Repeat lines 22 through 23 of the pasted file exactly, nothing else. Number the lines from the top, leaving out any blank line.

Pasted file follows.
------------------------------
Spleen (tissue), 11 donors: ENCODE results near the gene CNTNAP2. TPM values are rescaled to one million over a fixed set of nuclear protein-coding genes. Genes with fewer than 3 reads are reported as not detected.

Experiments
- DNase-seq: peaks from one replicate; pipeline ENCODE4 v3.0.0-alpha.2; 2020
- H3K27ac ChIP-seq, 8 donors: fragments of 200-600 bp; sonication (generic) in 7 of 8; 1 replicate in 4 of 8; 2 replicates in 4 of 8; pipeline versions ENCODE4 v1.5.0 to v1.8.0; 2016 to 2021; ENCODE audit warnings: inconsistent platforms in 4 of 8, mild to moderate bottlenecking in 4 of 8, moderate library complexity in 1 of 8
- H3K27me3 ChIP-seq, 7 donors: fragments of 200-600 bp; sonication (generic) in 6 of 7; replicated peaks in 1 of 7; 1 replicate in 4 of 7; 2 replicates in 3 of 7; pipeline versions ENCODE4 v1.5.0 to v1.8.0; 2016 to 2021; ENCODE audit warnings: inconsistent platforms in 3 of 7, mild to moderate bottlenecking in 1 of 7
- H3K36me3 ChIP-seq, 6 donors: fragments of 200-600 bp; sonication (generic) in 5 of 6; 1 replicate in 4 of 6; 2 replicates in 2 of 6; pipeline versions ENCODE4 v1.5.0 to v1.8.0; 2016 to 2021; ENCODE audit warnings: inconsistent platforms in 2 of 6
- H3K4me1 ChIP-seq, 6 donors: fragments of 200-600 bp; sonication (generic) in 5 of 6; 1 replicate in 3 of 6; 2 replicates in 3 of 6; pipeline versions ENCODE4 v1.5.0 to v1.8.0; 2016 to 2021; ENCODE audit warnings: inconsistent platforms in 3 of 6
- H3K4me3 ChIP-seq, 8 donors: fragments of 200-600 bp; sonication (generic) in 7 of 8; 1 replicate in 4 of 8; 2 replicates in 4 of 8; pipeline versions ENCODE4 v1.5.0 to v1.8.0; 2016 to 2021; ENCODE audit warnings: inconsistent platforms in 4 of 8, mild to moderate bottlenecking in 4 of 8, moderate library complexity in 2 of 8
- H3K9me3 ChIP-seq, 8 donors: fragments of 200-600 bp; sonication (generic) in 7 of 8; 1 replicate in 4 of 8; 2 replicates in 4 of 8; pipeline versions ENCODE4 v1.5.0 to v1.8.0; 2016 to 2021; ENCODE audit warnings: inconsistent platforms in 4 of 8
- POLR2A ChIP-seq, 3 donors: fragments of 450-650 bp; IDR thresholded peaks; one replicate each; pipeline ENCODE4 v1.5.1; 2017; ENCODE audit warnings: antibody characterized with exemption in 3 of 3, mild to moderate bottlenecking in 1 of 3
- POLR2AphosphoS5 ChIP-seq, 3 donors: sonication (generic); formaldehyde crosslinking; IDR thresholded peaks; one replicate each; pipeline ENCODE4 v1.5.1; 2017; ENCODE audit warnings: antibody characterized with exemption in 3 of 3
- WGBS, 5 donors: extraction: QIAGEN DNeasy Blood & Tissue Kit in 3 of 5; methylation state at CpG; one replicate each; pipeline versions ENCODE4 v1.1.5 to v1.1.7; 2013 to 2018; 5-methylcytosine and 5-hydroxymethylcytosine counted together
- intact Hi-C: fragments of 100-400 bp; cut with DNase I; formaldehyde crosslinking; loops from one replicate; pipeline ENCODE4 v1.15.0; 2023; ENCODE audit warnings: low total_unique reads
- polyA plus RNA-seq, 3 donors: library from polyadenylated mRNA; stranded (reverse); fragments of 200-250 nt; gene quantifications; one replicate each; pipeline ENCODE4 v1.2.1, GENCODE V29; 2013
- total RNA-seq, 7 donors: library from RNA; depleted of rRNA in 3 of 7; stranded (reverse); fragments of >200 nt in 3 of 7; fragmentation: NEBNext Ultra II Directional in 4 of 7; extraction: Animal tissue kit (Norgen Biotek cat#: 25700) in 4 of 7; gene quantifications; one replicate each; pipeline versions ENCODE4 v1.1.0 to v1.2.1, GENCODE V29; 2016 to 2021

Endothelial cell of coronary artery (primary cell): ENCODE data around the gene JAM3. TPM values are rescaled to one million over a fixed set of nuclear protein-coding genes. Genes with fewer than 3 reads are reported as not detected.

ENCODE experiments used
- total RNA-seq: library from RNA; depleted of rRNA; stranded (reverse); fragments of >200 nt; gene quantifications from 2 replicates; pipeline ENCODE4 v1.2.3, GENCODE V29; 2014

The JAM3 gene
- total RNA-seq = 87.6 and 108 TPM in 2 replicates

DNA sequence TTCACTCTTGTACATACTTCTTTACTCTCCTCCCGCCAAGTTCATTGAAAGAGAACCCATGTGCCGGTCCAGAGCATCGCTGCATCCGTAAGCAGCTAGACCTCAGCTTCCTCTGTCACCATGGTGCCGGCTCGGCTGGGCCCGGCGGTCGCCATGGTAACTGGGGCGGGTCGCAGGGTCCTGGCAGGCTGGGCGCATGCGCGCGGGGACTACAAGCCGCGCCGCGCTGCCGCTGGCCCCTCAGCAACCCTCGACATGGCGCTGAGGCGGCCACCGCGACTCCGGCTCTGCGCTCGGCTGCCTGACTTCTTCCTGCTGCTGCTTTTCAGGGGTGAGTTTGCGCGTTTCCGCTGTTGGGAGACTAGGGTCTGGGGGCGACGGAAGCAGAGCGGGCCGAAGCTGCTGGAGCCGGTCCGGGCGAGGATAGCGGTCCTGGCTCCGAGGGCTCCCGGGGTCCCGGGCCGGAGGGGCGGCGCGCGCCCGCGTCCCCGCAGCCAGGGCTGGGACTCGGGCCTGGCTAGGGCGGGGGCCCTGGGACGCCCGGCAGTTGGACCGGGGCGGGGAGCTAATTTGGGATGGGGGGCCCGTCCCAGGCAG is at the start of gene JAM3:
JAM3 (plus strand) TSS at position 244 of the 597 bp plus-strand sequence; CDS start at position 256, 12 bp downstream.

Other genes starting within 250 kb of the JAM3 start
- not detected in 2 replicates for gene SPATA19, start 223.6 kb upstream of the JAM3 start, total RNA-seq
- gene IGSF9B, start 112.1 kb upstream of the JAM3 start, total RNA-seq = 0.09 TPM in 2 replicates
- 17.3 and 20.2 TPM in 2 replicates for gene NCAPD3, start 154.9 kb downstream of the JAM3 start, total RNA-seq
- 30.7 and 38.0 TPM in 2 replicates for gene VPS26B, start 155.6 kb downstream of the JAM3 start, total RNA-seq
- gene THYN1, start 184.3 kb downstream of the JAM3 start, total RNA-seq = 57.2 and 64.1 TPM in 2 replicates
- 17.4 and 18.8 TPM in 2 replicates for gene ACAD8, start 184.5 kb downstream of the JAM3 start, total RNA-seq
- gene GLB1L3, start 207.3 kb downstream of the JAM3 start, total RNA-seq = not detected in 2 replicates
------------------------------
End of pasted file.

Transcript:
JAM3 (plus strand) TSS at position 244 of the 597 bp plus-strand sequence; CDS start at position 256, 12 bp downstream.

Other genes starting within 250 kb of the JAM3 start